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 FOCUSING ON CHILDREN’S HEALTH people and organizations involved in addressing health disparities, including among and within government agencies. A clear, carefully framed message, with supporting data where possible, is needed to convey the importance of addressing disparities to policy makers and to gain their support of programs. • ustainability: Finally, speakers and workshop attendees repeat- S edly raised the issue of grant funding, philanthropy, and govern- ment programs that provide a limited amount of funding for a finite period of time, often only a few years. A role for sustainable funding sources was described in the workshop as being critical in achieving nationwide, multigenerational success in eliminating health disparities. ORGANIzATION OF THE REPORT The report that follows summarizes the presentations and discussions that occurred during the workshop. Chapter 2 reviews some of the statistics on health disparities and describes the four major determinants of health defined in Healthy Peo- ple 200: access to care, environment, genetics, and behavior. Chapter 3 includes Guyer’s presentation of the paper, “A Systematic Literature Review and Economic Analysis of Intervention in the Preschool Period,” describing the costs and consequences of interventions available to improve the health of children from birth to age 5, including the prenatal and preconception periods. Four areas of preschool child health were reviewed including tobacco exposure, obesity, injury, and mental health. Bruner presented a paper he coauthored with Edward Schor of the Commonwealth Fund, entitled “Clinical Practice and Community Building: Addressing Racial Disparities in Healthy Child Development.” The paper calls for a broad focus on total healthy child development, leading not only to improved child clinical health outcomes, but also improved outcomes including education, social development, and justice. Chapter 4 discusses how the implementation of health policy can not only have far-reaching effects beyond the health of an individual child, touching the overall well-being of families and communities, but also how health policy can go beyond health, influencing education, economic wel- fare, and other aspects of a child’s life. Ferguson spoke about the practical issues of implementing health policy and provided data from several suc- cessful policy programs. Sanders-Butler discussed the innovative health initiative that she has implemented in her school. “Healthy Kids, Smart Kids” supports academics and fights childhood obesity by giving students the information they need to be empowered to make healthy decisions. Chapter 5 highlights three community-based approaches that are mak-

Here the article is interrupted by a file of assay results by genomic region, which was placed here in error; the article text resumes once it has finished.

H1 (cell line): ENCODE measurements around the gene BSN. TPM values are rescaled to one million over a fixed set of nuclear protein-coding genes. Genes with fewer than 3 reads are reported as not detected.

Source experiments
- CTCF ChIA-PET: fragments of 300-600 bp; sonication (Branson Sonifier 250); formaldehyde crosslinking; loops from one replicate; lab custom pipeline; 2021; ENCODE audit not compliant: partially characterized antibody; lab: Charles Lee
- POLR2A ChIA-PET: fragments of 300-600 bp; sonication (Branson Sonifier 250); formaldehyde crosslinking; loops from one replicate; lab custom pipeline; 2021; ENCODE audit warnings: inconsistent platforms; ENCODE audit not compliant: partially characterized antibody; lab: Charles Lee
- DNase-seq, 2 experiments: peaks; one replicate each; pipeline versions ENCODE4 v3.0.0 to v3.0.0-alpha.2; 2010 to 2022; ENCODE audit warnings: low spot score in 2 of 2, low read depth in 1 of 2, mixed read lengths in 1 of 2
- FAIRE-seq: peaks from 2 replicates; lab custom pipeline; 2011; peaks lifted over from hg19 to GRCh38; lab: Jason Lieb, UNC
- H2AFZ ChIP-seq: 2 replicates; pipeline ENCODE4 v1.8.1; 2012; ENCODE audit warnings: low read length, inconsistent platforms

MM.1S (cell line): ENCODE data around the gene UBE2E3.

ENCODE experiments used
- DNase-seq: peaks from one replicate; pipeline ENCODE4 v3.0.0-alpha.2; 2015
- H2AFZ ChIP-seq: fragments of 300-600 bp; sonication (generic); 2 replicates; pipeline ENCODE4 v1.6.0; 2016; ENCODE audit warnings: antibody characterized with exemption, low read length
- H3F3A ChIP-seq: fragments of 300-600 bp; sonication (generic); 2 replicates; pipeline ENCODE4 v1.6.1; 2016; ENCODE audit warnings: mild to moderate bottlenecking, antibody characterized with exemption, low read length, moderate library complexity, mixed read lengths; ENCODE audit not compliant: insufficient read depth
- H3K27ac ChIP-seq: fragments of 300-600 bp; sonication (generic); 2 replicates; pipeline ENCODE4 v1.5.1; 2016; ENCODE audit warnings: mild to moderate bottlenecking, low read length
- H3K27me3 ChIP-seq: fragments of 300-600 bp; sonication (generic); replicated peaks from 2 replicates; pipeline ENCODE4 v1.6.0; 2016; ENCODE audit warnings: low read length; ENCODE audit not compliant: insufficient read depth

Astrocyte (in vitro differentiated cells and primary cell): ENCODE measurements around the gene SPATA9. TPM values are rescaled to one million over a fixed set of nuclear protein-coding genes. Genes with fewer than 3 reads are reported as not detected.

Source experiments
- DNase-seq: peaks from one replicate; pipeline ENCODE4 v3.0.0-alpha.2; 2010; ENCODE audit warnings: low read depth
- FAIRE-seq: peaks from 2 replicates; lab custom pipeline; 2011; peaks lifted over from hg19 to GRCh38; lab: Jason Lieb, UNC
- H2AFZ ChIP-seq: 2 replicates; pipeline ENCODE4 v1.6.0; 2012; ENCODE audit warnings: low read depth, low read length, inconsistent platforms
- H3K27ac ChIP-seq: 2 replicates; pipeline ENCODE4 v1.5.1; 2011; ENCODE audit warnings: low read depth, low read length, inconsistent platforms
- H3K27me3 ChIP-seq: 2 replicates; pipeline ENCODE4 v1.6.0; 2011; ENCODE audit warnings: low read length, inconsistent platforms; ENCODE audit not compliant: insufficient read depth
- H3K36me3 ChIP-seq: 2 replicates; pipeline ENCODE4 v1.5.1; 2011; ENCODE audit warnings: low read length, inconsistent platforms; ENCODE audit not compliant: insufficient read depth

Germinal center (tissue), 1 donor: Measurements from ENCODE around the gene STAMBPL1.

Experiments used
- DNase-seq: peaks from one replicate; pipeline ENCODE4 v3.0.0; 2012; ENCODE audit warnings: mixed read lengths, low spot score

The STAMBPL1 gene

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 INTRODUCTION ing a difference at both the local and national levels and that serve as exam- ples of how individuals and communities can improve the health and lives of children. Johnson spoke about the Whitefoord Community Program she helped to found, which empowers residents of the Whitefoord Elementary School area to improve the health and education of their children. Kreuter and two of his colleagues who are community health workers, Roddie Longino and Travie Leslie, described their Atlanta-based initiative entitled “Accountable Communities: Healthy Together (ACHT).” ACHT is a com- munity-based, participatory research effort funded by the National Center on Minority Health and Health Disparities. Giles provided an update on the progress of the “Racial and Ethnic Approaches to Community Health” (REACH) program. REACH communities are working toward bridging gaps between the health care system and the community; changing their social and physical environments to overcome barriers to good health; implementing strategies that fit their unique social, political, economic and cultural circumstances; and moving beyond individuals to community- and systems-level change. The open discussion that followed focused on budget issues and sustainability. In Chapter 6, representatives from the business sector discussed their interests and investments in health and the role of business in improving communities and children’s lives. White presented the perspective of a major health plan, WellPoint, Inc., an independent Blue Cross/Blue Shield licensee serving Georgia. Courton Brown also discussed a company’s role in improving health in two different communities, the internal community that is the employees, and the external communities where the employees live and where the company does business. Kelly described ING’s initiative to combat childhood obesity by sponsoring school-based running programs. Courton Brown and Kelly both provided perspective on why a non-health care company would invest in health. Chapter 7 includes final comments from members of the Roundtable and the workshop audience. Discussion focused on sustainability of inter- ventions, the link between spirituality and health, education of the next generation of physicians, and need for a social movement to bring everyone together and address health disparities nationally. Workshop chair Nicole Lurie provided closing comments. Further information is provided in several appendixes. In addition to the meeting agenda (Appendix A) and biographical information about the speakers (Appendix B), websites for a number of the resources and model interventions discussed throughout the workshop are included in Appen- dix C, and the discussion of the video presentation Unnatural Causes is included in Appendix D. Appendix E is Bruner and Schor’s commissioned paper.